First, how much money do you want to commit to stocks (always in the form of well-diversified stock mutual funds)? In one recent column I suggested as little as 20 or 30 percent for people who will rely on their savings to pay their bills, with the rest in diversified, high-quality fixed-income vehicles such as bonds, bond funds and insured bank CDs. You might also consider an annuity that begins paying immediately.
Some savers think it's crazy to buy bonds. For years, they've heard naysayers predict that — at any minute — the federal deficit will spark super-high inflation and interest rates. If that happened, it would drive a stake into the value of fixed-income investments.
So much for predictions. Over the past 10 years, long-term Treasury bond funds have returned 7 to 8 percent a year.
The U.S. economy is too fragile today to support rising interest rates and inflation, except for short interim periods, says economist and bond maven Lacy Hunt of Hoisington Investment Management. The federal deficits, if they’re not addressed, might push up interest rates someday, he says, “but that day is not at hand.”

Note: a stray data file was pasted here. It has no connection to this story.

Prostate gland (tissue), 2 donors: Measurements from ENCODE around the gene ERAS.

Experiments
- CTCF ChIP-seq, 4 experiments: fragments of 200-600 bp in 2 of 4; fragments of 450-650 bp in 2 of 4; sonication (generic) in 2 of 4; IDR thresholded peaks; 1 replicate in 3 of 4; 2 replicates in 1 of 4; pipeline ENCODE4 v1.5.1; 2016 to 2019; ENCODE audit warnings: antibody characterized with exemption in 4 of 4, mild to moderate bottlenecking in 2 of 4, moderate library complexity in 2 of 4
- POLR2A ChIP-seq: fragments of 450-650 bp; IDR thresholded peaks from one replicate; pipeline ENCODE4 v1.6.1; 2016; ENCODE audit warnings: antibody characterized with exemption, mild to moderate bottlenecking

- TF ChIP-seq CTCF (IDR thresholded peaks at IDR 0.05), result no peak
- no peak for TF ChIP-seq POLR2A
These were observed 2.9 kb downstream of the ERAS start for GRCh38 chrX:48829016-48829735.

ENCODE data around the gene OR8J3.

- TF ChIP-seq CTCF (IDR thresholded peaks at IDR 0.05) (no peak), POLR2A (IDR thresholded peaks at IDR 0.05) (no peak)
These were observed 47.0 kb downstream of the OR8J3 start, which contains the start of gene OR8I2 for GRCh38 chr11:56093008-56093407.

Second, if you’re earning a paycheck, continue to invest steadily in your 401(k) or other retirement plan, including the portion that you’re putting into stocks. You’ll be glad you did when the market swings up again.
Fidelity Investments last year studied the fortunes of 7.1 million participants in the 401(k) plans the company runs. People who left the stock market during the downturn in October 2008, and never returned, gained an average of 2 percent through June 2011. Those who exited and returned gained 25 percent. Savers who kept at least some money in the market through the entire period gained an average of 50 percent. They bought stock at lower prices, which eventually served them well.
Finally, resist selling stocks in panic. Let this cycle run its course. When the market climbs back up (it will!), you can consider whether you want to change the way you invest. And resist staying totally out of stocks. They’re still worth it, for that part of your savings that you won’t need for another 10 or 20 years.
Also of interest: Common retirement planning mistakes.
Jane Bryant Quinn is a personal finance expert and author of Making the Most of Your Money NOW.